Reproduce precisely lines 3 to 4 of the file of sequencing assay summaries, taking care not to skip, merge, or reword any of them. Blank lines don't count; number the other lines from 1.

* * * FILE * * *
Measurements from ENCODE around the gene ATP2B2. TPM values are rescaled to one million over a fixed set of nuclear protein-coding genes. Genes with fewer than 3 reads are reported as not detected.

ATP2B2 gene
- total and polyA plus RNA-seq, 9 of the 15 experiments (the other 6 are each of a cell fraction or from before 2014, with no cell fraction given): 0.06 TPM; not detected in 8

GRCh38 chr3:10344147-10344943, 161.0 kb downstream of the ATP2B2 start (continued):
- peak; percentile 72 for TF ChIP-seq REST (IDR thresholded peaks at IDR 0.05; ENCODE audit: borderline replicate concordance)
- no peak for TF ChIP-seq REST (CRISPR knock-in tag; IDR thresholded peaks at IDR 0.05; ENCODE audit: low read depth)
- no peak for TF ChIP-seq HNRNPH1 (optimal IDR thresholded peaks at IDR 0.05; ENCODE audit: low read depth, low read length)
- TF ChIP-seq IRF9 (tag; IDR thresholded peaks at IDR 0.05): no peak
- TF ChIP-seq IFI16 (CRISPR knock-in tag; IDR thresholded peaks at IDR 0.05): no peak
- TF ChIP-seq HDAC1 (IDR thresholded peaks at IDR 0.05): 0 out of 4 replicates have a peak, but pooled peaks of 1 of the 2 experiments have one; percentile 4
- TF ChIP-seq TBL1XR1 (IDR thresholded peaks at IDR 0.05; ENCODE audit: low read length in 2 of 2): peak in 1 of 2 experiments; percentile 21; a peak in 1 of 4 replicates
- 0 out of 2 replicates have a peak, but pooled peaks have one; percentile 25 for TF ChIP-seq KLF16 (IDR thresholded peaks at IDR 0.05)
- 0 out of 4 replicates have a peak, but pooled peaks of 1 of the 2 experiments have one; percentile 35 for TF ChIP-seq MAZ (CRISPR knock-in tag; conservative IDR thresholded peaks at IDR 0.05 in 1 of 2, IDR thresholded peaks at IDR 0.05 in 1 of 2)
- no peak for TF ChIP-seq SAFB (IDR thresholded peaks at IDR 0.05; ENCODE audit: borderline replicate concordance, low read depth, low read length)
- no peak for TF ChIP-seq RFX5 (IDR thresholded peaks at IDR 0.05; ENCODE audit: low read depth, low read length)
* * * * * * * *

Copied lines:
- total and polyA plus RNA-seq, 9 of the 15 experiments (the other 6 are each of a cell fraction or from before 2014, with no cell fraction given): 0.06 TPM; not detected in 8

GRCh38 chr3:10344147-10344943, 161.0 kb downstream of the ATP2B2 start (continued):